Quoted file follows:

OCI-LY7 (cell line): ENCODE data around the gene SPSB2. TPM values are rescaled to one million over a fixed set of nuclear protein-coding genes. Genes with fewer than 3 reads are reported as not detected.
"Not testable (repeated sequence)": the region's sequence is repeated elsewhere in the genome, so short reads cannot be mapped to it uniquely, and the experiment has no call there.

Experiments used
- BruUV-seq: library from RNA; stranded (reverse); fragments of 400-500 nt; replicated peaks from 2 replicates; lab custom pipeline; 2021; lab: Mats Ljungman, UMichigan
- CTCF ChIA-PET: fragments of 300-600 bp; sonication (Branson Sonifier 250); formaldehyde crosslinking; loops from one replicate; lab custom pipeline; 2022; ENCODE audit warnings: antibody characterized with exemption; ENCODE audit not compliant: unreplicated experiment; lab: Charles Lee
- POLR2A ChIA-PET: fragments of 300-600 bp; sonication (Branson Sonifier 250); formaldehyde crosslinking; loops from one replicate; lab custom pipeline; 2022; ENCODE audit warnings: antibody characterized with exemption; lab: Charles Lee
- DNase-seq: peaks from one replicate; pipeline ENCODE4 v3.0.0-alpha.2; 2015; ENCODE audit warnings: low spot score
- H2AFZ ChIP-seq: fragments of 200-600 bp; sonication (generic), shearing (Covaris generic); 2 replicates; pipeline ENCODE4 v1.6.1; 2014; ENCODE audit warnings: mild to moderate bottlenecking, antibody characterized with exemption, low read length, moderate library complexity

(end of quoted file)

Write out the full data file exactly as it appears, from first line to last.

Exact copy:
OCI-LY7 (cell line): ENCODE data around the gene SPSB2. TPM values are rescaled to one million over a fixed set of nuclear protein-coding genes. Genes with fewer than 3 reads are reported as not detected.
"Not testable (repeated sequence)": the region's sequence is repeated elsewhere in the genome, so short reads cannot be mapped to it uniquely, and the experiment has no call there.

Experiments used
- BruUV-seq: library from RNA; stranded (reverse); fragments of 400-500 nt; replicated peaks from 2 replicates; lab custom pipeline; 2021; lab: Mats Ljungman, UMichigan
- CTCF ChIA-PET: fragments of 300-600 bp; sonication (Branson Sonifier 250); formaldehyde crosslinking; loops from one replicate; lab custom pipeline; 2022; ENCODE audit warnings: antibody characterized with exemption; ENCODE audit not compliant: unreplicated experiment; lab: Charles Lee
- POLR2A ChIA-PET: fragments of 300-600 bp; sonication (Branson Sonifier 250); formaldehyde crosslinking; loops from one replicate; lab custom pipeline; 2022; ENCODE audit warnings: antibody characterized with exemption; lab: Charles Lee
- DNase-seq: peaks from one replicate; pipeline ENCODE4 v3.0.0-alpha.2; 2015; ENCODE audit warnings: low spot score
- H2AFZ ChIP-seq: fragments of 200-600 bp; sonication (generic), shearing (Covaris generic); 2 replicates; pipeline ENCODE4 v1.6.1; 2014; ENCODE audit warnings: mild to moderate bottlenecking, antibody characterized with exemption, low read length, moderate library complexity